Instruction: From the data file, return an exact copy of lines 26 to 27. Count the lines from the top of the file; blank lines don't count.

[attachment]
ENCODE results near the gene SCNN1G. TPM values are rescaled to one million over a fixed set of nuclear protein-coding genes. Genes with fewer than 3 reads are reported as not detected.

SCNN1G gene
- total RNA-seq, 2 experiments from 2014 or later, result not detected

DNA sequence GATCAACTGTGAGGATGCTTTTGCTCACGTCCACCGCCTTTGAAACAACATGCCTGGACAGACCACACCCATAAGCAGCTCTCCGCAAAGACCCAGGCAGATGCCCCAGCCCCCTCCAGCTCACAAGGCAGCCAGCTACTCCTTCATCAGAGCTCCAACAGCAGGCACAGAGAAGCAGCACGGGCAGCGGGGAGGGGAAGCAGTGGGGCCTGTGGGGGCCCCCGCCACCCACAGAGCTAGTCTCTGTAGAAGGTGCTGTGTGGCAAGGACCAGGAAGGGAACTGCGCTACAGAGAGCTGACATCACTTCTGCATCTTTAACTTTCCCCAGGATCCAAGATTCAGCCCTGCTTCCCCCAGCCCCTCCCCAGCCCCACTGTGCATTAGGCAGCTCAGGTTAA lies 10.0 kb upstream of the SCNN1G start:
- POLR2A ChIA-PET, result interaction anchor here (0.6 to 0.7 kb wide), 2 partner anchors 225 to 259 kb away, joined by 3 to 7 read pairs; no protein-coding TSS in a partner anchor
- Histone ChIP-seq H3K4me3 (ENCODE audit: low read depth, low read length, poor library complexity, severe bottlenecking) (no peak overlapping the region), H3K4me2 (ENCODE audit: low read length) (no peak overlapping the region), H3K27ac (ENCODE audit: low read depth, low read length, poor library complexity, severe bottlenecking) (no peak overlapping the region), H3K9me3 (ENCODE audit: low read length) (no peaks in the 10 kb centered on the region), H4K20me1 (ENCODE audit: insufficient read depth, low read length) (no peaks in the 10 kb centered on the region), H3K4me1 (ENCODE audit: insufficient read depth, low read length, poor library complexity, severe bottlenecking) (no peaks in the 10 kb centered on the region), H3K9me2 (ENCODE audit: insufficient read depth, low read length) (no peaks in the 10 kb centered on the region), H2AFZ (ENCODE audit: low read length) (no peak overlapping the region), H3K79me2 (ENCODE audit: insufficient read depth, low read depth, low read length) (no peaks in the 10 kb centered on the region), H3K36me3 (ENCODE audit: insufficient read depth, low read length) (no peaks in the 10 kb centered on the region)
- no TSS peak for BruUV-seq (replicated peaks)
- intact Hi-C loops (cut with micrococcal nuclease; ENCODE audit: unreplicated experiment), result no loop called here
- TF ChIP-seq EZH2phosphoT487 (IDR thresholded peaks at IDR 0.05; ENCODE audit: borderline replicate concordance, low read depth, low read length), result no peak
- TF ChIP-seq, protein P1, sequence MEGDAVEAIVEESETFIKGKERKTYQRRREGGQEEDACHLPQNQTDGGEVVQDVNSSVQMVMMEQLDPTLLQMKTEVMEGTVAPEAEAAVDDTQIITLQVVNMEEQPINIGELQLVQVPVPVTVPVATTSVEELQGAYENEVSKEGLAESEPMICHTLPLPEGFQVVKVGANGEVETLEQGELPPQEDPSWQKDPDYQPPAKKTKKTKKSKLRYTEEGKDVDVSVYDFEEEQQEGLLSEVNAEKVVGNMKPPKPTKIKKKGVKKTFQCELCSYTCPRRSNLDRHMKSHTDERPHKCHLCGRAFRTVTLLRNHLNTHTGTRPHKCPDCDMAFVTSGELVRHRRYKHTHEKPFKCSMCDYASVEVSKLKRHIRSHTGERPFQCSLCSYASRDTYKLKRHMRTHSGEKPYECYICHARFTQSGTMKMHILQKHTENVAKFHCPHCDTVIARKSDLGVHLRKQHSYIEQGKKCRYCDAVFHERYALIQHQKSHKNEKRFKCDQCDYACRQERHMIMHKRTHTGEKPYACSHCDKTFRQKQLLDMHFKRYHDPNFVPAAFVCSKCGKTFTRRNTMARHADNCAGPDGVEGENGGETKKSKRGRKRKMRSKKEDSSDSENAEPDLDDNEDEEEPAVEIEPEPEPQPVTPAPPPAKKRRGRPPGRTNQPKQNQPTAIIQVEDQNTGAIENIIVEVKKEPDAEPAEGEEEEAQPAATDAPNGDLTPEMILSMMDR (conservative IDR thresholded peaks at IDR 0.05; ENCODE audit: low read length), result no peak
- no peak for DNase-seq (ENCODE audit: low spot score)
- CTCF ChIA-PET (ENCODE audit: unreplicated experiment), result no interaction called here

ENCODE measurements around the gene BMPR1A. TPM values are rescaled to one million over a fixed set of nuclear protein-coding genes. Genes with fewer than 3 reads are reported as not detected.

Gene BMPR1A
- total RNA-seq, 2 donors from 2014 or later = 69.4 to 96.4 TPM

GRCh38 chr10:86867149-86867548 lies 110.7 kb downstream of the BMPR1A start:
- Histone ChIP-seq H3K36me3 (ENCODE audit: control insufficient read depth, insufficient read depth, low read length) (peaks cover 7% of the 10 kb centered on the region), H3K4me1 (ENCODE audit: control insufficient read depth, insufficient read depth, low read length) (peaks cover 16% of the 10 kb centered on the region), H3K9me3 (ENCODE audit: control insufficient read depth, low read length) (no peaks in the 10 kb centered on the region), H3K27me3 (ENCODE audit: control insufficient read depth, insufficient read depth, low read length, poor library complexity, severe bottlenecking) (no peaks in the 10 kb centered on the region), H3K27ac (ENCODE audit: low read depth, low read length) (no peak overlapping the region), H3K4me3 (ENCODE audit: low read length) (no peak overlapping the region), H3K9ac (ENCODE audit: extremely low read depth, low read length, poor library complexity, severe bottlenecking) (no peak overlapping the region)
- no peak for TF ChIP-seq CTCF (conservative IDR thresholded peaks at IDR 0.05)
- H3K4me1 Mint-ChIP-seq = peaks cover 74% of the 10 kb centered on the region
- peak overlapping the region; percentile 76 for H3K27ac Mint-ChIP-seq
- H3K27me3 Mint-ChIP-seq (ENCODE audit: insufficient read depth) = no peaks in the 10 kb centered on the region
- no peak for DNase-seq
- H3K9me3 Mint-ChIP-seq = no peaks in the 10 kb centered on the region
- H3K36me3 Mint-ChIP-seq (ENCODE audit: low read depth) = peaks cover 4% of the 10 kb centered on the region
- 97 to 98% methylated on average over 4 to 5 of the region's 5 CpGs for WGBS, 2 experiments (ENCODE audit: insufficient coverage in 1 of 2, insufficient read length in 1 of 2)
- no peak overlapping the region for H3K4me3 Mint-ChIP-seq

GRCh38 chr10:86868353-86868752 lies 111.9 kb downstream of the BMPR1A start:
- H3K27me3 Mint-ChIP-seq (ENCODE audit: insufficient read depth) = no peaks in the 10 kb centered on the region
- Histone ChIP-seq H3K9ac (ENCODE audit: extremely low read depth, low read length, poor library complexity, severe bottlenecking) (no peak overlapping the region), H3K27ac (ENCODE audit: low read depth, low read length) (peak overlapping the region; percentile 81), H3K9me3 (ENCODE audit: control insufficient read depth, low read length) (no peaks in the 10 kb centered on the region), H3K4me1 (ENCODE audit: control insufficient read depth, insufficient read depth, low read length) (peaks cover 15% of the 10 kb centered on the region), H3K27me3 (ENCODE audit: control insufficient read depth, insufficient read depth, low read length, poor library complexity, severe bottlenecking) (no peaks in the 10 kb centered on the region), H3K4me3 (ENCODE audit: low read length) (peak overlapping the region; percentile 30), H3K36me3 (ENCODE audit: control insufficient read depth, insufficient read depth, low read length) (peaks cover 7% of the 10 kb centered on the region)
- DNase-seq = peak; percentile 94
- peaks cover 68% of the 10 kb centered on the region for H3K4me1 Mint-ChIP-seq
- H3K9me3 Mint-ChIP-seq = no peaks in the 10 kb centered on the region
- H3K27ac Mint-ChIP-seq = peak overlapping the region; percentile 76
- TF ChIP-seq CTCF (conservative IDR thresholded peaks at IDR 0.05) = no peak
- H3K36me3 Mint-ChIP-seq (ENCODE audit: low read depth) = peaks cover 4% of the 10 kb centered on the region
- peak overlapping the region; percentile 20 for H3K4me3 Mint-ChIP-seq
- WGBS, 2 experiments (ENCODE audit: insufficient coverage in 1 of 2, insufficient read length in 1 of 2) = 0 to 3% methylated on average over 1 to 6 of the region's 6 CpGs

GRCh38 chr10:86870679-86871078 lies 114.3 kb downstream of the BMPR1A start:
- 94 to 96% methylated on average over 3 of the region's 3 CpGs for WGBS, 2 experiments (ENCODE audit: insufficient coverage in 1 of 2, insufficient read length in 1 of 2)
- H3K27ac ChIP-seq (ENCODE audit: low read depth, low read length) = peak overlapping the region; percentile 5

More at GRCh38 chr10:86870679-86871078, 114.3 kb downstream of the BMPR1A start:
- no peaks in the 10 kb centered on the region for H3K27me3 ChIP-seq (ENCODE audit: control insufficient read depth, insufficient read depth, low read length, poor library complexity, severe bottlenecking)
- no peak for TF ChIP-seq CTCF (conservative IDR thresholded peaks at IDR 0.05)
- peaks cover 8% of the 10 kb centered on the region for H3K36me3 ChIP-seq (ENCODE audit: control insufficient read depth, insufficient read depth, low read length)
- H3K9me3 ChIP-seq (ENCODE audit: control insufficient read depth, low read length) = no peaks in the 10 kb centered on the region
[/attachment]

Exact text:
- no peak overlapping the region for H3K4me3 Mint-ChIP-seq

GRCh38 chr10:86868353-86868752 lies 111.9 kb downstream of the BMPR1A start: